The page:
Lean Startup Social

It was a great job! I worked fully remote in IT for Kellogg’s as Global Lead for Digital Collaboration. My instructions: “go make Yammer successful”. That was it. I wasn’t even given a working laptop (I had to use my own.) And there was not a lot of support (the company was definitely not set up for remote working).

But I was confident I had the answers people would want to hear. After running social learning and collaboration pilots and projects for many years, I thought I had all the use cases I needed. So I jumped in, set up a few calls, and told people how Yammer would change their work lives.

I went too fast. I thought I had all the answers. I was wrong. I didn’t listen first.

It was time to go back to the drawing board.

In a previous job I developed an intrapreneurship program. It was based on lean startup principles. This seemed a good fit for what I wanted to do, so I decided to use lean startup to test ideas for an internal consultancy service.

I pulled out a Lean Canvas (you could also use the Business Model Canvas) and got to work. This was real business analysis in action. I had a product in Yammer that I thought people would want, but needed to test where it would be best applied in the context of their work. I needed to work out how and where I could “sell” it and my support services into different parts of the organization. I had to find partners to help expand my reach globally. And I needed to establish how to measure my success.

Lean startup methodology requires you to actually talk to people to test your ideas, to ask people about their “jobs to be done”. It’s very different to usual internal workplace deployments (of tech, learning programs, comms/HR content pushes). You cannot assume you know what people need. Probe-sense-respond; it’s Cynefin in action. Adaptable, agile, iterative. I believe it’s the only way to develop successful corporate projects.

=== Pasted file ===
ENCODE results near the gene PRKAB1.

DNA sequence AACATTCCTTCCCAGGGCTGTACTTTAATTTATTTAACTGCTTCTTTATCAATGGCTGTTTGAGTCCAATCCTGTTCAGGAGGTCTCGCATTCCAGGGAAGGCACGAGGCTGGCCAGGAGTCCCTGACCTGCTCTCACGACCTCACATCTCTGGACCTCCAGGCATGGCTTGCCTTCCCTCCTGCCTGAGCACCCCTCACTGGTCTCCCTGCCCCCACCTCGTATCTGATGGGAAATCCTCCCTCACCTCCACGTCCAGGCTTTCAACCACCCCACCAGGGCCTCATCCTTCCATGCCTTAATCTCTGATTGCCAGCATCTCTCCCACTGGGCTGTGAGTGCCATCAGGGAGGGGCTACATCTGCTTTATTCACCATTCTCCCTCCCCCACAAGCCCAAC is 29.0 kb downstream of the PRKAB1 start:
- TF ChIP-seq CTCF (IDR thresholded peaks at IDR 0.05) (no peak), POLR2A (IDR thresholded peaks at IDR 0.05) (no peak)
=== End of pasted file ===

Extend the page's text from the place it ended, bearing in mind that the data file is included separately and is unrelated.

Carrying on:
I ended up having close to 2,000 conversations. You can read more here.

Lean Canvas image is from https://blog.leanstack.com/why-lean-canvas-vs-business-model-canvas-af62c0f250f0

Technology Won’t Change Your Culture

Technology won’t change your culture.
I have to emphasise it again.  Technology won’t change your culture. No matter what technology you buy. Stop accepting the tech vendor promises at face value.

You need to put in the hard work to change the people side of systems, processes, rewards, learning, and organizational design. The implications for old school IT techniques are huge. Design-Deliver-Deploy will only launch the tech. Ancient OCM campaigns, issued from up above by various silos, will have no effect.

It’s difficult and shocking to many.

Take a look at this matrix.

Tech-Culture Matrix

The most progressive and effective path is to move from the bottom left, up to top left, and then to the right. That’s the path most consistently high performing organizations follow.

But far too many try to push right immediately and never receive the benefits the vendors or big consultancies promise.

Where is your company? Which path are you taking?